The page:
A century and a half ago the notorious Gas House District of New York got a new building. It was designed to house a new police station, as the neighborhood was desperate for some order. There was nothing particular about the building itself, it followed the common architectural rules of the age, with a simple eclectic facade and reduced ornaments in brownstone and iron work. This was the original 21st Precinct, finished in 1863, soon to become the symbol for violence, corruption and forced order in the gang occupied hood.
Hidden Layers of History
Not many people today know the rich history this building holds, nor how one of its firs Captains, Alexander S. Williams, was both revered and feared, as the most powerful man in the district, as he imposed a reign of terror and corruption among gangs and brothels. The 21st Precinct dynamic life did not end there, and in 1913, 9,500 arrests were made in the area, significantly surpassing the number of apprehensions of any other precinct in the city. After being ‘disowned’ by the NYPD, the building continued standing for 50 years, and its most recent function was a halfway house for LGBT teens, now entering the hall of fame of the history of street art. Old as it is, not architecturally significant enough to be restored, the house was bought and scheduled for demolition, but even the investor agreed that a place of such a vivid past should not go in silence. So, a graffiti show came as the perfect solution, the ephemeral spectacle honoring the past and the nature of the infamous structure, before it’s gone at the end of the month.
The artistic takeovers of buildings are not a novelty, and while some are complete, others are illicit, secretive and partial, as some artists decide to only pay homage to important landmarks they are inspired by.
Exhibition at the Precinct
Organized by Outlaw Arts and curated by Robert Aloia, a large group of about 50 international street artists from the city and the country, but also Japan and Australia, was invited to paint the precinct completely on the interior, while the exterior facade was not to be changed. The provocation of the strong satirical undertone of the whole event is hard to overlook, since graffiti is still considered an offense in NY, while one of the creatives painting here was actually arrested in a Brooklyn borough prior to the painting event. Knowing that the main gallery area was once actually a holding cell gives the event an even stronger note of irony.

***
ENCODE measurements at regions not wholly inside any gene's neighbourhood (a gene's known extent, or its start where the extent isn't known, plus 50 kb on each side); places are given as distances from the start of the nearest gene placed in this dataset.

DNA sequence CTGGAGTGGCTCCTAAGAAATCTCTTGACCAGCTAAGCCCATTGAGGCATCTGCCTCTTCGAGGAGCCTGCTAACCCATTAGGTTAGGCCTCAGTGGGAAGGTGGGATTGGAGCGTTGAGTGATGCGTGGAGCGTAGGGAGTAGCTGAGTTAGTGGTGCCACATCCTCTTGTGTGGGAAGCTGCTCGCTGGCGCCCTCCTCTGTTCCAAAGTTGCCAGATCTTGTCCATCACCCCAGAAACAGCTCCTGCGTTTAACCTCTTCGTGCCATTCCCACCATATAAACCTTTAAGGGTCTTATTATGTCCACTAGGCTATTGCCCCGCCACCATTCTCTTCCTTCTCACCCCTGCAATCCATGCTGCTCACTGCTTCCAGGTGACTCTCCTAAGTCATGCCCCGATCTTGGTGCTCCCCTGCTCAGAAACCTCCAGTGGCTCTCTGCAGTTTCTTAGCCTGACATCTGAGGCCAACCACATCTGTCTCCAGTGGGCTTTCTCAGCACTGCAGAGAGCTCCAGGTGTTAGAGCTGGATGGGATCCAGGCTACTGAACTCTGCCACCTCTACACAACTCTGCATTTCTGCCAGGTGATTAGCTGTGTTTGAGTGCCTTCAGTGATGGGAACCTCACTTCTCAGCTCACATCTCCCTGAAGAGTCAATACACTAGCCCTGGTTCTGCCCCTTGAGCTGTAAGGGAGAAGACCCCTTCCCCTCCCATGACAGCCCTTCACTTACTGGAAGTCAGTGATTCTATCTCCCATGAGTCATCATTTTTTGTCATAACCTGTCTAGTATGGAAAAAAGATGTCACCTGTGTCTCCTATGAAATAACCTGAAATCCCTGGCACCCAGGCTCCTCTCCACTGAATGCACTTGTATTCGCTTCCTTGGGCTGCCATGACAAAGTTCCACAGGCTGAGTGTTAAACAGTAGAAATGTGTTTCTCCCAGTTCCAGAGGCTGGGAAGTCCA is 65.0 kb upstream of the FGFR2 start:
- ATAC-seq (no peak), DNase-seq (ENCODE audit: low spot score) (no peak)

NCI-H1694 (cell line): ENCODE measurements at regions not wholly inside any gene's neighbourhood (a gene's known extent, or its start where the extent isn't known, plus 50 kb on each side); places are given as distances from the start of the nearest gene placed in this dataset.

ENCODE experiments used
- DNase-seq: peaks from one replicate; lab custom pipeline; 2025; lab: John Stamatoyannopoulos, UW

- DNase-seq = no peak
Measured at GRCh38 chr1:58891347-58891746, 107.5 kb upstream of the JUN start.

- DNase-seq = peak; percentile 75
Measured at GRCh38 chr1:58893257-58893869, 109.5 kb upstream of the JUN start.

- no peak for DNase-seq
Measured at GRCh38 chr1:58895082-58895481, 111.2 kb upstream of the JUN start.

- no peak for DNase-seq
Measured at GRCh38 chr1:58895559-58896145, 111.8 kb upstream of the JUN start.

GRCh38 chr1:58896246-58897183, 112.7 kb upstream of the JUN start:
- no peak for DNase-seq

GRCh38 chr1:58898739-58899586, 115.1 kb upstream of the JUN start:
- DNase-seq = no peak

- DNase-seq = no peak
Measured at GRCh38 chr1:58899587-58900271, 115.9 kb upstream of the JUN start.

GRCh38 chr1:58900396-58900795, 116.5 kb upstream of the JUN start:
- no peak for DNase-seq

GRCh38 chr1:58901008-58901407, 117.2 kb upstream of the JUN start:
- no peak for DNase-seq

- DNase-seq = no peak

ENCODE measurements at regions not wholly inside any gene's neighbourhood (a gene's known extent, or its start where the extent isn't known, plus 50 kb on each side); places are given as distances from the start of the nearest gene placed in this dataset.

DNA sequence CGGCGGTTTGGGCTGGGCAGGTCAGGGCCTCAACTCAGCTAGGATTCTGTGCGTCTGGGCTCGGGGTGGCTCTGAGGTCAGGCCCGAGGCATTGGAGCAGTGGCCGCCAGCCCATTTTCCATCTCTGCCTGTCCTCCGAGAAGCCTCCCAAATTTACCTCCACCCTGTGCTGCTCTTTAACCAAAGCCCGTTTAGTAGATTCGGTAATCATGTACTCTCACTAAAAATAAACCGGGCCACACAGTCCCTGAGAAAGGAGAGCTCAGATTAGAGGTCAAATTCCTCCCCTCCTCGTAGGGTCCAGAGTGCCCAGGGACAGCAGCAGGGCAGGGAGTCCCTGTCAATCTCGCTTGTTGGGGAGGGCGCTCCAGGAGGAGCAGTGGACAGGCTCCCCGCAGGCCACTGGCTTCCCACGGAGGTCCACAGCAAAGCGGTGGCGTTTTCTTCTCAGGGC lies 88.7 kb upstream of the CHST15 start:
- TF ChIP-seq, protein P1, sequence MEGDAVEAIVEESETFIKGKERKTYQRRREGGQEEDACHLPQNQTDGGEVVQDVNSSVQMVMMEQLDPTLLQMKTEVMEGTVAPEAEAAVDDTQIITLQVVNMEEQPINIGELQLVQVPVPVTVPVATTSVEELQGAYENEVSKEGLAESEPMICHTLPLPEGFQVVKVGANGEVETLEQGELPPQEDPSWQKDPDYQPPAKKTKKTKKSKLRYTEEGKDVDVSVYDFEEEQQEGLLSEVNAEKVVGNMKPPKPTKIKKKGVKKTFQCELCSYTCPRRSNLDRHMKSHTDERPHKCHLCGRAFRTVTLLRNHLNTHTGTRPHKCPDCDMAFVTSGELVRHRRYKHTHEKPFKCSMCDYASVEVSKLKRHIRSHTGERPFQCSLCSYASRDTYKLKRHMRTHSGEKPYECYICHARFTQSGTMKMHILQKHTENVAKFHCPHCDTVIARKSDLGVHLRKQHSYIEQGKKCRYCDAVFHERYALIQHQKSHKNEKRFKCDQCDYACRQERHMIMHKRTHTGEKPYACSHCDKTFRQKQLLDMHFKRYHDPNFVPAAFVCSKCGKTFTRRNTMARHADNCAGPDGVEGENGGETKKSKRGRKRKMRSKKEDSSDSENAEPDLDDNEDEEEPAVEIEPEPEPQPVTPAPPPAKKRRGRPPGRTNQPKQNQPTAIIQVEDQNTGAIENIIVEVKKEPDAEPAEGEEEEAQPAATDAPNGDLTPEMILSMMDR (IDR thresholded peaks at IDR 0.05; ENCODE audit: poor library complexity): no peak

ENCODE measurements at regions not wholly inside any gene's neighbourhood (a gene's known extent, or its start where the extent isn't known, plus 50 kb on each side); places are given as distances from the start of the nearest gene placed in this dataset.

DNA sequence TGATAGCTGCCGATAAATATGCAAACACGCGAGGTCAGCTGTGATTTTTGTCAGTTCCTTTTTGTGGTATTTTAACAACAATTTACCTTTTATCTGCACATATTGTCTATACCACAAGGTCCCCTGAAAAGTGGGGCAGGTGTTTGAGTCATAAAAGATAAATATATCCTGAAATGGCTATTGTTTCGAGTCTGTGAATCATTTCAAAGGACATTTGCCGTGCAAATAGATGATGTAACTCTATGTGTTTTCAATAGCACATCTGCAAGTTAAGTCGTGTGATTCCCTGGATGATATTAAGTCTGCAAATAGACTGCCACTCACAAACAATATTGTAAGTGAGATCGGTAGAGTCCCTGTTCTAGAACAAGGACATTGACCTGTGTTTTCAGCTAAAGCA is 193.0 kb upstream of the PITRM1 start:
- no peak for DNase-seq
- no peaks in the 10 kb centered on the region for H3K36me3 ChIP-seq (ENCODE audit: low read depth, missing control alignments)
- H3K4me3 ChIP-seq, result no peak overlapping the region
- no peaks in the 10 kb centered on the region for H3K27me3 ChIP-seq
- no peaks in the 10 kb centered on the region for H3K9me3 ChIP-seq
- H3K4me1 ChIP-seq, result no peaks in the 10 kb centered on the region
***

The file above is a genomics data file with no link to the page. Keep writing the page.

Swan Song Sang by Offenders
The artistic response has proven to be amazing, as they completely altered the walls of the place, with more than one suggestive mural commenting on the status of street artists in the eye of the law. Among the participating artists, there are some of the most and wider. The full roster of participating artists includes Adam Dare, Al Diaz, Amanda Marie, ASVP, Bad Pedestrian, Ben Angotti , Bill Claps, Bishop203, Bunny M., Cash4, Chris RWK, Chris Soria, Coby Kennedy, Curtis Kulig, D. Gaja, Danielle Mastrion, Dasic, Dizmology, Duel, ELLE, Erasmo, Esteban del Valle, Faust, Ghost, GIZ, Hellbent, Hue, Icy & Sot, Iena Cruz, Jesper Haynes, Justin Carty, Ket, Lexi Bella, Li-Hall, Lorenzo Masnah, Matt Siren, Mr. Toll, N. Carlos Jay, Nepo, Nick Tengri, Pesu, Phil, Pixote, RAE, Rambo, Ricardo Cabret, SAE, Savior Elmundo, Shery-o & The Yok, Shiro, Tone Tank, URNY, Vexta, and X-O. Judith Supine, for example, has made a melting black wax sculpture she lit on fire and filmed withering away and changing. Al Diaz payed an homage to his once street buddy SAMO, while Swedish photographer Jesper Haynes made a ‘dark room’ presenting images from Reagan era in the city.
When and Where
The exhibition is entitled 21st Precinct and it represents an eclectic mix of artistic media and expressions, having old school graffiti approach in focus. Colorful in every sense, the show is actually a final flip-off by the artists to the authorities, until their quintessentially ephemeral creations are forever destroyed to make way for a new luxury condominiums.
The 21st Precinct can be viewed for the last time [literally – LAST TIME] this coming weekend, August 23 – 24, 2014, on the original location at 327 East 22nd Street, from 6pm.
All images – Courtesy of BSA.